UW-Platteville alum and first-year medical student at UW-Madison Cole McDonald also took the course during his junior year here at UW-Platteville.
In addition to taking the course, McDonald became a “Gross Friend” which he explained is “…basically a TA [teacher’s assistant] for the class.”
One of his favorite parts of using the Cadaver Lab was when he got to give high school tours and “…give high school students an experience that they will probably remember for a long time.”
McDonald explained that his experience helped him prepare for medical school because the Gross Anatomy course meant teaching himself by practing. “This really prepared me going into medical school because a lot of learning must be done outside of class.”
McDonald added that he feels that although UW-Platteville is not known for its biology program, it truly seems like a “diamond in the rough because we are able to spend so much time with our professors and get great experiences like the cadaver lab… I always felt like our professors truly cared about our futures.”
In the spring, the Cadaver Lab is used as an outreach tool. Local high schools are invited to tour and experience the space as seen fit for their science courses. Dr. Dhyanchand’s former Human Gross Anatomy students help to run the tours. This allows his students even more experience explaining the process and also helps to further develop their confidence in the material and leadership skills.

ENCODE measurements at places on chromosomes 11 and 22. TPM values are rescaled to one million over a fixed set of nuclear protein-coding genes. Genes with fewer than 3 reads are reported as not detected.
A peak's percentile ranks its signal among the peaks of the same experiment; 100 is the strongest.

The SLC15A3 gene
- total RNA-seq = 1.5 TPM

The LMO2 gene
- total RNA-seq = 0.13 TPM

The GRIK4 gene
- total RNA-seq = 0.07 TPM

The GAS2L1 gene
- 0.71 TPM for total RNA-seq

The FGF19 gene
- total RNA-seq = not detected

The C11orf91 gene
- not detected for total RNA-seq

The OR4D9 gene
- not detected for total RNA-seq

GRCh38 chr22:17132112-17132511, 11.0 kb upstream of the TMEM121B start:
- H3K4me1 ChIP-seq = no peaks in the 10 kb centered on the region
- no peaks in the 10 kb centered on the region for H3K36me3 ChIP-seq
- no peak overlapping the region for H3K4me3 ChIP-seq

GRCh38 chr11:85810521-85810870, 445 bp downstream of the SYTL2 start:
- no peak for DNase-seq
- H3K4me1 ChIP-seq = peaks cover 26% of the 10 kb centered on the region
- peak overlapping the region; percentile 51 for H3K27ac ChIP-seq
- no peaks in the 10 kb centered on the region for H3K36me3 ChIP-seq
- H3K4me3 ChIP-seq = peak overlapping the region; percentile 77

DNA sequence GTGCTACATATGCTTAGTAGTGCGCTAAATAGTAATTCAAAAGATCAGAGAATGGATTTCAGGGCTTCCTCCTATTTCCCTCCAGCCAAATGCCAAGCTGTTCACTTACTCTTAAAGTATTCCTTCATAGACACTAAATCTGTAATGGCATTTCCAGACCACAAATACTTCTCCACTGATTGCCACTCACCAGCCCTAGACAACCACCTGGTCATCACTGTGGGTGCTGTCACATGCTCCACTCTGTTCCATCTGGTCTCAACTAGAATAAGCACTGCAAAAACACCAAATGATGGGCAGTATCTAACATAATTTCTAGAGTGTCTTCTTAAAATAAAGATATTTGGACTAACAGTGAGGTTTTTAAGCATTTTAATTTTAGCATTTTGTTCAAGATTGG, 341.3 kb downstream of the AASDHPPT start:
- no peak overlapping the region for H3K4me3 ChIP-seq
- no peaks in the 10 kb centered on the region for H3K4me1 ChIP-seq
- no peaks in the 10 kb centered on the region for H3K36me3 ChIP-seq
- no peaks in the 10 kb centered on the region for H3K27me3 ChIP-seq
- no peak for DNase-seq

Dr. Dhyanchand also mentioned that he can make time for on-campus tours upon request.
One problem with having the lab in Russell Hall was that it had to be portable. Dhyanchand explained that the move to Boebel will make it much easier for him to allow students from his other courses to also view the cadavers since it is “frowned upon to roll bodies across campus.”
He also said that this space will allow the cadavers to be more accessible for tours and demonstrations for prospective students. This new space will also support a new partnership with the UW-Madison graduate Master of Physician’s Assistant program. During the summer, graduate students from this program will use this new space on the UW-Platteville campus.
Dr. Dhyanchand hopes that this new space and partnership will begin to positively change the attitude about our healthcare program here at UW-Platteville by better supporting our students and giving our program further credibility.